j-d: You've highlighted today that your long-term strategy is to hit annual sales of GBP200m. What's your time-frame and how are you going to reach it?

COO Andrew Milne: We see this as a five-to-ten-year play. We have four growth pillars: 'More from the core', 'wherever whenever', which is about new channels, new geographies, 'thirst for new', which is innovation and acquisition, and the fourth is 'happier future'. All of them play a very important role.

99r8这是只有精品视频20We still believe we have headroom for our core products in the UK - Vimto, our frozen brands, and the relationships we have with Coke and Pepsi, where we sell their products. We also see new channels as important - we've gone into cinemas in the last couple of years, and we've got into coffee in a B2B capacity.

We're always looking at geographies as well: We launched in Tanzania last year. To get to that aspirational GBP200m, acquisitions would need to come into play. We're very proactive in acquisitions, both in the UK and internationally. Trying to find the right acquisition that is right for our business metric and that we can add value to is a challenge.

99r8这是只有精品视频20Hopefully, it's a combination of all these drivers that will contribute to getting us to that target.

j-d: Do you see CBD playing a role for Nichols in the future?

AM99r8这是只有精品视频20: That's a very difficult one to answer. The market around CBD is very dynamic at the moment. There seem to be a lot of legislation changes, not only in the UK but also abroad. We've always steered away from alcohol, for example, particularly with our Middle East business. You can never say never, but I personally feel like I don't see CBD playing a role in our business.

j-d: Is that related to the maturity and family status of Nichols, or do you see CBD as being a flash in the pan?

AM: It's a combination. We are absolutely not averse to newness and change. If you look at our business over the last ten years, there have been massive changes in terms of the categories we play in, as well as the geographies and the channels we're in. CBD could be a flash in the pan, it's very small at the moment, but that's not to say it won't grow.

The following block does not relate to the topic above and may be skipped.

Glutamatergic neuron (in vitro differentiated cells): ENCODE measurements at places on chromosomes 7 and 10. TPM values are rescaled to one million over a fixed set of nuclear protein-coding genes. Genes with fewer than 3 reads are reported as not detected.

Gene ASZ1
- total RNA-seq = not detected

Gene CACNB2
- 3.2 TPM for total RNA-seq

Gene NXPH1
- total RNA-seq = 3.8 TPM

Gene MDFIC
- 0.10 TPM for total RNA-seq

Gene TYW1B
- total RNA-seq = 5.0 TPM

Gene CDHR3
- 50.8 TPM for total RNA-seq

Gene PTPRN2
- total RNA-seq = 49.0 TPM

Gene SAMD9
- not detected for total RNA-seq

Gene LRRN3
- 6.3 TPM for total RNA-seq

Also, it can be quite polarising in terms of opinions. A lot of our consumers are teenagers and families. For us to be associated with something that can be quite polarising would need a lot of long, hard thought.

j-d: You don't have very much business within the European Union. Does that make Nichols Brexit-resistant?

CEO Marnie Millard99r8这是只有精品视频20: Only 2% of our overall group revenue is from Europe. Where we have sales in Europe, we also have supply. The main concern for us - as it has been since the 2016 referendum - is what the impact on Sterling may be, particularly if we end up with a 'hard' Brexit. We are fully prepared on the paperwork and import criteria with our suppliers.

Ultimately, the majority of our exports are to Africa and the Middle East, where we're quite used to WTO rules and everything that goes alongside. I don't think we can be complacent for incoming raw materials, but we'll do the same as we have been doing, which is increasing our stockholding on raw materials and packaging that comes from Europe, in case there are any hiccups in the supply chain.

j-d: The UK accounts for 80% of your top-line performance, a split that doesn't give Nichols much potential for any sizable growth. Is it part of the group's strategy to try to dial down the reliance on sales domestically?

We don't disclose our margins, but the margins from our Middle East concentrate sales are far more favourable than the UK. When we look at our bottom-line contribution, we're almost at 50:50, UK to international. That's a huge risk mitigation in terms of our focus on the UK.